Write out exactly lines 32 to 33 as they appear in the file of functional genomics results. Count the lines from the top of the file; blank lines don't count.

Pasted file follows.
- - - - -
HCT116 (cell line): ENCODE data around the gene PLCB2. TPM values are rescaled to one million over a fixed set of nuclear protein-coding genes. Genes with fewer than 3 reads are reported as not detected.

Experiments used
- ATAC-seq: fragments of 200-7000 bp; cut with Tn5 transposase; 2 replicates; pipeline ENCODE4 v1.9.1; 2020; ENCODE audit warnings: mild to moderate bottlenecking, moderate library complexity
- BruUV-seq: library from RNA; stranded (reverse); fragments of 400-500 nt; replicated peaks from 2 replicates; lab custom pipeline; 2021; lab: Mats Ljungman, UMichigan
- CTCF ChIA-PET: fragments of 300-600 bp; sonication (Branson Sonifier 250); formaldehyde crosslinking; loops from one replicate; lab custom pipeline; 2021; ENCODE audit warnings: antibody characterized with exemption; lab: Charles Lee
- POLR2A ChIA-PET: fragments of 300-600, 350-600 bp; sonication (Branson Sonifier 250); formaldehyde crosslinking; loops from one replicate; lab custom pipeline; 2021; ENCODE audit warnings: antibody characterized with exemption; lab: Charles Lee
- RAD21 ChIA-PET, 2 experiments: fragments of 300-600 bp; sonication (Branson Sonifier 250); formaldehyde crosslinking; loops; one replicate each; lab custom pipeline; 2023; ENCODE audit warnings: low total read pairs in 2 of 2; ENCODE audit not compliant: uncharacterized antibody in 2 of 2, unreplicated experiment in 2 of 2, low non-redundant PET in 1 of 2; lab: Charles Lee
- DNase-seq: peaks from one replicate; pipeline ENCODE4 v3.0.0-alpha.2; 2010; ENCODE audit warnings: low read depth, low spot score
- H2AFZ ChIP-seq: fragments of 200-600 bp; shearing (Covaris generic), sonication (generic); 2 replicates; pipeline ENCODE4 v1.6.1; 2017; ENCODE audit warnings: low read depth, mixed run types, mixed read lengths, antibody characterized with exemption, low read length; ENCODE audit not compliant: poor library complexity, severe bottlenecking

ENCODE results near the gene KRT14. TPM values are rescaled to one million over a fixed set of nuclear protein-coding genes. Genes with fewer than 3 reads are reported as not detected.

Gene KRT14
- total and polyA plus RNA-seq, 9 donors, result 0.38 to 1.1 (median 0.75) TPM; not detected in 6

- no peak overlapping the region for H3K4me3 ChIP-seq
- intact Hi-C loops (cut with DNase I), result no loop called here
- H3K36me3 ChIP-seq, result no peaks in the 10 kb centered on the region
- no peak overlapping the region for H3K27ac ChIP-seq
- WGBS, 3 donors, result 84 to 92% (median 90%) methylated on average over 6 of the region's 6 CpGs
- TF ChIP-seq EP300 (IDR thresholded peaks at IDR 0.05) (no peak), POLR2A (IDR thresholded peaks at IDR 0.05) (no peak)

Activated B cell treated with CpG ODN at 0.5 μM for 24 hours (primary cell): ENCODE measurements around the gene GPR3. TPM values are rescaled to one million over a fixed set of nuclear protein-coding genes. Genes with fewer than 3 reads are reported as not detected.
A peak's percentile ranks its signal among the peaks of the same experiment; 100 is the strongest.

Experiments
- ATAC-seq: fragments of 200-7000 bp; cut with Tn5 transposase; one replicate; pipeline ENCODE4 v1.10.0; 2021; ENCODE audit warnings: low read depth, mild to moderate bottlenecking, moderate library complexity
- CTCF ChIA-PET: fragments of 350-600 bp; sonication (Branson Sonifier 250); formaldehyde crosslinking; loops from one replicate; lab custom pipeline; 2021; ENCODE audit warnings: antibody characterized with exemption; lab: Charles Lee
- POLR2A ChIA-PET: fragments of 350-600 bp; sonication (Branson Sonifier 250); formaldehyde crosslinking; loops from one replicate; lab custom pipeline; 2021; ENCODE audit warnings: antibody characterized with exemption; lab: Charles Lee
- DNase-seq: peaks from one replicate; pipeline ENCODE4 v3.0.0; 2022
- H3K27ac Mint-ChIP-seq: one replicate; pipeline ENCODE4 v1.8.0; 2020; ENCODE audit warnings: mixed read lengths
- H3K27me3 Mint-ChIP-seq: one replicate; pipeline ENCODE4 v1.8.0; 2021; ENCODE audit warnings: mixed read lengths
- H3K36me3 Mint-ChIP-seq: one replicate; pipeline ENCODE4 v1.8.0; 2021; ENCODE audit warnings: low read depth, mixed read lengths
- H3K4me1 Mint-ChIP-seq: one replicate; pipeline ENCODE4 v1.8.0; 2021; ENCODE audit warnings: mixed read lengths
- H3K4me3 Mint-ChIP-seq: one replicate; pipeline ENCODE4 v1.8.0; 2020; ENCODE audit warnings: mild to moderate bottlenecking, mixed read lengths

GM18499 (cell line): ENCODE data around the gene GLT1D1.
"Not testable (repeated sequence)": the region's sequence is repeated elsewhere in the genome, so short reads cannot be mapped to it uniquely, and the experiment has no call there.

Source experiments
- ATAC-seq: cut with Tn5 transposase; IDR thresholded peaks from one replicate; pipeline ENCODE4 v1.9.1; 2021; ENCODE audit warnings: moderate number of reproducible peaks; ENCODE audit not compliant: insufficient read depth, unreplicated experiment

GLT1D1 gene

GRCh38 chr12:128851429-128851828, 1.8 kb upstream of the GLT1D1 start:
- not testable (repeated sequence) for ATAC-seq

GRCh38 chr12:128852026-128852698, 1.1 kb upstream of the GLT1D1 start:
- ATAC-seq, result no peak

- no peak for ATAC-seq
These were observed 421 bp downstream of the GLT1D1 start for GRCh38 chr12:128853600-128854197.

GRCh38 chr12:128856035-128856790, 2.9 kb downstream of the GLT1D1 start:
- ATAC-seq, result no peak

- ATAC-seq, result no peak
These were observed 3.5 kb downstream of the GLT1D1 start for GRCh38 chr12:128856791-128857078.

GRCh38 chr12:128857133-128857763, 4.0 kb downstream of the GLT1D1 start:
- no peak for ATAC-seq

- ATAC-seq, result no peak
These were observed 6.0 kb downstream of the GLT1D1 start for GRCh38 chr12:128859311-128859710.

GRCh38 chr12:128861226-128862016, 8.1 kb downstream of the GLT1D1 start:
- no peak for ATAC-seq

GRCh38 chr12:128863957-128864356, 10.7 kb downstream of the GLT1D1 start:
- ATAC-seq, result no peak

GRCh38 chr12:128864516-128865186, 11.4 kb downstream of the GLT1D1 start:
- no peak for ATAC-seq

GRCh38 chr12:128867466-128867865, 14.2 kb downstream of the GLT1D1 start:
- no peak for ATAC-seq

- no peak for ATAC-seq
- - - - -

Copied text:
"Not testable (repeated sequence)": the region's sequence is repeated elsewhere in the genome, so short reads cannot be mapped to it uniquely, and the experiment has no call there.

Source experiments